“Anyone who loves guns can’t be all that bad,” one NPC proclaimed to me in the opening hour of my journey into Sword Art Online: Fatal Bullet. The comment understandably took me by surprise, as going into the game, I had very little idea of what to expect. As it turns out, what I should have expected was guns, and a lot of them.
My knowledge of Sword Art Online had been limited to vague whispers and the odd comment here and there from friends, but I had very little idea about what exactly the games and anime series were about. It turned out to be a lot like the .hack// series, and to a lesser extent, the Digimon World franchise.
Fatal Bullet’s gameplay talks place in an online world named Gun Gale Online, a self-professed ‘world of guns’ where plays take control of avatars with powerful guns and, you guessed, they go out and shoot things. Monsters, robots, people – there’s no limit to the people you can shoot. Unfortunately, if you want to have any luck actually killing those things, you’ll need to be prepared to spend a lot of time grinding and looting to make it count.
From the very first level, my character was confronted with powerful enemies that required hundreds of bullets to kill – bullets which came at a steep cost, and often ran out before a boss could be put away. Without guns, your character is almost completely useless, and must instead rely on your back-up team – a girl named Kureha and a robot named ArFA-Sys that semi-adopts you in the opening scenes of the game.
Players can undertake a variety of quests including treasure hunts and ‘bounty’ quests where they can hunt down other players, and throughout each quest players collect certain accessories and items that can be used to create more powerful weaponry and armour, and earn currency for their efforts. This currency can be used to purchase certain rare armours, such as the female ‘Sailor Suit Bikini’, of which there is no male counterpart. From the get go, the game makes it very clear who its target audience is, and suffice to say, it wasn’t me that it was aimed at.
My first hours of the game were slow to begin with, as the intro to the game is dialogue and character heavy. The first two hours were populated with a range of colourful characters, including fan favourites Asuna and Kirito, as well as several young women who really should have been wearing more clothes.
After being introduced to several dozen characters, whose names I was never destined to remember, I was then thrust directly into my first side quest, retrieving parts for my newly discovered robot companion ArFa-Sys. In a classic case of ‘instructions unclear / dick caught in ceiling fan’, this led to me wandering out into the Wasteland and dying at the hands of a killer robot half a dozen times before I realised my mission objective was pointing me in the opposite direction. This was one of the many frustrations that I had with the game – instead of finding map markers located on the HUD minimap, they’re located in a secondary menu map, meaning that you can wander for hours without knowing exactly where you’re going.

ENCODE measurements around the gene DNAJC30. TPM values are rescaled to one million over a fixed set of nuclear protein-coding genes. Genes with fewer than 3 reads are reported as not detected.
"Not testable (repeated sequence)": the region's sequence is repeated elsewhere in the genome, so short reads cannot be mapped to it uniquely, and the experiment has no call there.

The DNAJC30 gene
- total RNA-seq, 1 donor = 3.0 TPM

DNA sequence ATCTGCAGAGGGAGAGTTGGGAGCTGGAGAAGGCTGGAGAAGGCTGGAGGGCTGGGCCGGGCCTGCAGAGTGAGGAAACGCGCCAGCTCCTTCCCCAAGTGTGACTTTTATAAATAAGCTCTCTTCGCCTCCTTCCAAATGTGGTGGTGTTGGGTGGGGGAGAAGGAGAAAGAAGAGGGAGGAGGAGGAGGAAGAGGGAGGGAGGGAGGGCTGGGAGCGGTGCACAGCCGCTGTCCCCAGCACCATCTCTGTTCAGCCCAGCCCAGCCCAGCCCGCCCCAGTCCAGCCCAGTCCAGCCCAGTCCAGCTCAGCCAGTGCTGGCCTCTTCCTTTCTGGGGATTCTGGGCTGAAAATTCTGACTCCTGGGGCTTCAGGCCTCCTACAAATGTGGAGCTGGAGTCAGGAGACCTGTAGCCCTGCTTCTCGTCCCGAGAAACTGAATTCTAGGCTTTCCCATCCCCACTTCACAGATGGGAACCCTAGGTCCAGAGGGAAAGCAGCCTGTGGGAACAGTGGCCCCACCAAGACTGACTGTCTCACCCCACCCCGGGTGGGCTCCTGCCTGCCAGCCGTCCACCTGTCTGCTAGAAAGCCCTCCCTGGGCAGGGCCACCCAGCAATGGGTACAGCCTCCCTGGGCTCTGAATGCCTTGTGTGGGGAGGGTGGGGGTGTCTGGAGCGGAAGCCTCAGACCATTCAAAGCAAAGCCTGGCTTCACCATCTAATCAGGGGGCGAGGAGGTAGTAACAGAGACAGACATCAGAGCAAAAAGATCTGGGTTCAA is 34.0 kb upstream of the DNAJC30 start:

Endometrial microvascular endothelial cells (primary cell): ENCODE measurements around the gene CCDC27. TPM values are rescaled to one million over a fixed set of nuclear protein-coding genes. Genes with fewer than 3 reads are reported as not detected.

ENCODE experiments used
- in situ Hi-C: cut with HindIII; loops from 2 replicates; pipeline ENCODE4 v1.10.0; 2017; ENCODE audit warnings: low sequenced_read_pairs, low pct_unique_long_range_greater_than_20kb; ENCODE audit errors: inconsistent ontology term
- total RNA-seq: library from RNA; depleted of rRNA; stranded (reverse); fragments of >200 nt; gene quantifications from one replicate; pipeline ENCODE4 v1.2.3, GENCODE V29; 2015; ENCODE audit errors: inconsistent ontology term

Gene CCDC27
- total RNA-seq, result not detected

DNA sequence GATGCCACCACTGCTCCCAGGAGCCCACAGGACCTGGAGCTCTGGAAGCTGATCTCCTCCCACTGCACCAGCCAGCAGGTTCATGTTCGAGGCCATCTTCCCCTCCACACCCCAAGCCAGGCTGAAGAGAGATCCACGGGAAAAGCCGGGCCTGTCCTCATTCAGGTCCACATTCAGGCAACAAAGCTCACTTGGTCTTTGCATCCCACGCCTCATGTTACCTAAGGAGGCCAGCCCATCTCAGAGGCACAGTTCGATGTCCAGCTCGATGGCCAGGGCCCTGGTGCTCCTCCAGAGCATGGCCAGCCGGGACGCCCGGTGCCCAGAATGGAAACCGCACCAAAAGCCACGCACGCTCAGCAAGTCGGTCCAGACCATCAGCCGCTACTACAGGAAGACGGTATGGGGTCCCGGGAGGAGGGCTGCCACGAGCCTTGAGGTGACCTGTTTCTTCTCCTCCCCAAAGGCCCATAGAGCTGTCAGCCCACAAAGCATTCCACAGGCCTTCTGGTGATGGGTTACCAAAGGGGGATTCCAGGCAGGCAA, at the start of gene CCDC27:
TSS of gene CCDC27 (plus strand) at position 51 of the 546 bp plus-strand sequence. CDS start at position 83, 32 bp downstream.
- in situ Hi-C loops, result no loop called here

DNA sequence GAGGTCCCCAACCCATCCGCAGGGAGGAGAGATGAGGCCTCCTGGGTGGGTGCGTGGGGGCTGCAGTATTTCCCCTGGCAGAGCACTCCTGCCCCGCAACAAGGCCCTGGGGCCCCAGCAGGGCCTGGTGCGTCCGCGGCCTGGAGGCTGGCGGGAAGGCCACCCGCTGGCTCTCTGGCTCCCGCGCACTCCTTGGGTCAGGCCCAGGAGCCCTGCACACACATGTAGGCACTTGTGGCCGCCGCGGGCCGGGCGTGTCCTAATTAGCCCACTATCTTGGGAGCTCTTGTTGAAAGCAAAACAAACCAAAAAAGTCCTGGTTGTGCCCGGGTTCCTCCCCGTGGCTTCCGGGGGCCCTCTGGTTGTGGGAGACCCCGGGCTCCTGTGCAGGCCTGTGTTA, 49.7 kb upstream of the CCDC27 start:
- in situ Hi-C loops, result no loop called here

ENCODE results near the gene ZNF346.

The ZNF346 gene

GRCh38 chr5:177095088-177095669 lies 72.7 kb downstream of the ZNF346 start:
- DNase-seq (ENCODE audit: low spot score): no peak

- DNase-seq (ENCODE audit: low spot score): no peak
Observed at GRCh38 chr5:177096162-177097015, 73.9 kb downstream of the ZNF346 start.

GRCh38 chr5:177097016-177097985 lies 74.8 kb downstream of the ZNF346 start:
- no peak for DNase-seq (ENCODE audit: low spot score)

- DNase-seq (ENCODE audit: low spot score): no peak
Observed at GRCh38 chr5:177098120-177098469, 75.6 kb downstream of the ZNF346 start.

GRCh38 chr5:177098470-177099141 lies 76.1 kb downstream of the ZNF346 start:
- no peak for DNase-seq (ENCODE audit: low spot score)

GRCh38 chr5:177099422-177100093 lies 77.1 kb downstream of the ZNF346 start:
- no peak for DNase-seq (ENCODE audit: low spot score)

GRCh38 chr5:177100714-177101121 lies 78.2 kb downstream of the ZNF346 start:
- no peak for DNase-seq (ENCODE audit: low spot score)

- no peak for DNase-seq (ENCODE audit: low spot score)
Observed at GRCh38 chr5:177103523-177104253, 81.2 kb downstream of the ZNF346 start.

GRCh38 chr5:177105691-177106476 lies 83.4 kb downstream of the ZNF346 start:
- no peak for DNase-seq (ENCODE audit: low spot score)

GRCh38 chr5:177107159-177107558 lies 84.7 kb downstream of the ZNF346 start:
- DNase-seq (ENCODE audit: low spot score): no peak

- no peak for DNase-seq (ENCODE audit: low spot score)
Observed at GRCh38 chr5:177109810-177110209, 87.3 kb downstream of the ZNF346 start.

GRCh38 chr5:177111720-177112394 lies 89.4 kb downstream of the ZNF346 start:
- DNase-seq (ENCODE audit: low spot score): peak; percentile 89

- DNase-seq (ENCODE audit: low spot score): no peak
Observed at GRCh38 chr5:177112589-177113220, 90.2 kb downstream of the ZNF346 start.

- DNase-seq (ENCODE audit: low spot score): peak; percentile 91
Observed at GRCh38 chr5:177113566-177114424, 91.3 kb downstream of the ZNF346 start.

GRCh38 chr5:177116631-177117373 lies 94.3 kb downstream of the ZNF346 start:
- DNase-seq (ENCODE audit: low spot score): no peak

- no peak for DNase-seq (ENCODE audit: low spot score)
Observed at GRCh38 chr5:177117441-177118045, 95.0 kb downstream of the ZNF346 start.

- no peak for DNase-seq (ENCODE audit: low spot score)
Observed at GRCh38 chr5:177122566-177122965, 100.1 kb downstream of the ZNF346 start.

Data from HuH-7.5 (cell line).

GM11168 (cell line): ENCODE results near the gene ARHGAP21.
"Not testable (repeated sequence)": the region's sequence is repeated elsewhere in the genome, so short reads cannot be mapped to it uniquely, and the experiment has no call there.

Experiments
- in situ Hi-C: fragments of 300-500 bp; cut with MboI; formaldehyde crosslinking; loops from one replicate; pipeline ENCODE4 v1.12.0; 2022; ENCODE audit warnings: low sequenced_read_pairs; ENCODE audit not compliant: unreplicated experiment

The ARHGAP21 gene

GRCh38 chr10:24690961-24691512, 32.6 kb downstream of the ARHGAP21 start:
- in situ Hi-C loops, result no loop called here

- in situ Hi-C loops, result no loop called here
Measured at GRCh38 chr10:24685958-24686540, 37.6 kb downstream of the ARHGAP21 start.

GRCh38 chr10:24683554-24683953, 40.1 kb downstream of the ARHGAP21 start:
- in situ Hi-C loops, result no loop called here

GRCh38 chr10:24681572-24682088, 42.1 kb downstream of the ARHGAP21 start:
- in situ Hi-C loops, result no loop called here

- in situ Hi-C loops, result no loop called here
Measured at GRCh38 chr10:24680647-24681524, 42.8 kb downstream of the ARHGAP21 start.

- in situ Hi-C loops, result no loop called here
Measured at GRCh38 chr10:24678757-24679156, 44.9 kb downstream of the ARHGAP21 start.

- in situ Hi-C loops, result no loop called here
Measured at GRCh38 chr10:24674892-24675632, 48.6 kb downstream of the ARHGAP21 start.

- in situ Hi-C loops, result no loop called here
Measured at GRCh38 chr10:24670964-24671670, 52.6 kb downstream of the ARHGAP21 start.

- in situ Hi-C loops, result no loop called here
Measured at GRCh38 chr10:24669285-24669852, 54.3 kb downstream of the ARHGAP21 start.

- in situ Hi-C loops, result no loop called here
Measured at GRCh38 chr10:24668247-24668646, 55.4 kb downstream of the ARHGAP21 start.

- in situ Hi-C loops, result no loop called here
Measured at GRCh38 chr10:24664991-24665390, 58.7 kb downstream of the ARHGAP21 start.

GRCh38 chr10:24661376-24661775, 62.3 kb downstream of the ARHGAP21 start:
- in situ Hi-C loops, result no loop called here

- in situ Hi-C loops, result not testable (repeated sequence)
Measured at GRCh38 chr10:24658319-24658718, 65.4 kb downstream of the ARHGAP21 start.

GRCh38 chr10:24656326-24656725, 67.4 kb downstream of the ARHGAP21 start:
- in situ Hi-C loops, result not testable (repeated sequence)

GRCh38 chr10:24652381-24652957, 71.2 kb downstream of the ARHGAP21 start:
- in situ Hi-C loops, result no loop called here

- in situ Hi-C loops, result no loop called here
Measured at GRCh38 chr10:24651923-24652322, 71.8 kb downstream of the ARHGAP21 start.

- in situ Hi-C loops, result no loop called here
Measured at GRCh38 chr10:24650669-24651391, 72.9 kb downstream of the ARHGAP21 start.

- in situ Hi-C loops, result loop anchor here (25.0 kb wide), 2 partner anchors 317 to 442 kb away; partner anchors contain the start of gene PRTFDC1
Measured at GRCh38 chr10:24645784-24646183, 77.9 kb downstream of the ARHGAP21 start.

The good news was that each time I died, I gained valuable XP and ended up levelling up quite quickly. It’s a shame that the game relies so much on death to keep you going, however. From the very first world I encountered, ultra powerful enemies appeared and almost immediately decked me with their impressive firepower.
In many cases, the odds felt unfairly stacked against me, and with little instruction or guidance, I found myself dying far too often. If you fall in battle, your teammates can revive you, but more often than not, your player ends up being the last one standing, meaning that once you’re dead, your progress is wiped from the battlefield.
What was most frustrating about dying so often was that the reason for my many deaths wasn’t a lack of skill, but rather a finicky and unrefined gunplay system. Sometimes, it was me running out of bullets and not having the funds required to buy more, sometimes, it was the camera spinning wildly out of control and shoving my view through an enemy body. Sometimes, it was an enemy sniper who was nearly impossible to hit, and sometimes, it was a killer hoard of robot scorpions descending from the heavens just to fuck with me.
The gunplay system felt mildly unintuitive, particularly for a game based solely on killing things with guns. From the off, the game provided me with a guided targeting system, and this worked pretty well. For sharpshooters, there was also the option to focus your attacks, however, I found that these attacks hit less often that the run n’ gun guided option, meaning that the feature was nearly useless.
While the game boasted a fun character creation system and some interesting characters, the experience was dampened somewhat by the overly simplistic and unrealistically balanced gameplay. While I can’t comment on the story or lack thereof, given my short time with the game, what was presented was enough to intrigue me, but not enough to hold my attention. As far as games go, Fatal Bullet feels unique enough in the current games landscape to make an impact, but only with a very niche audience.
Thank you and apologies to the kind souls at Bandai Namco Entertainment for supplying us with a review copy of the game.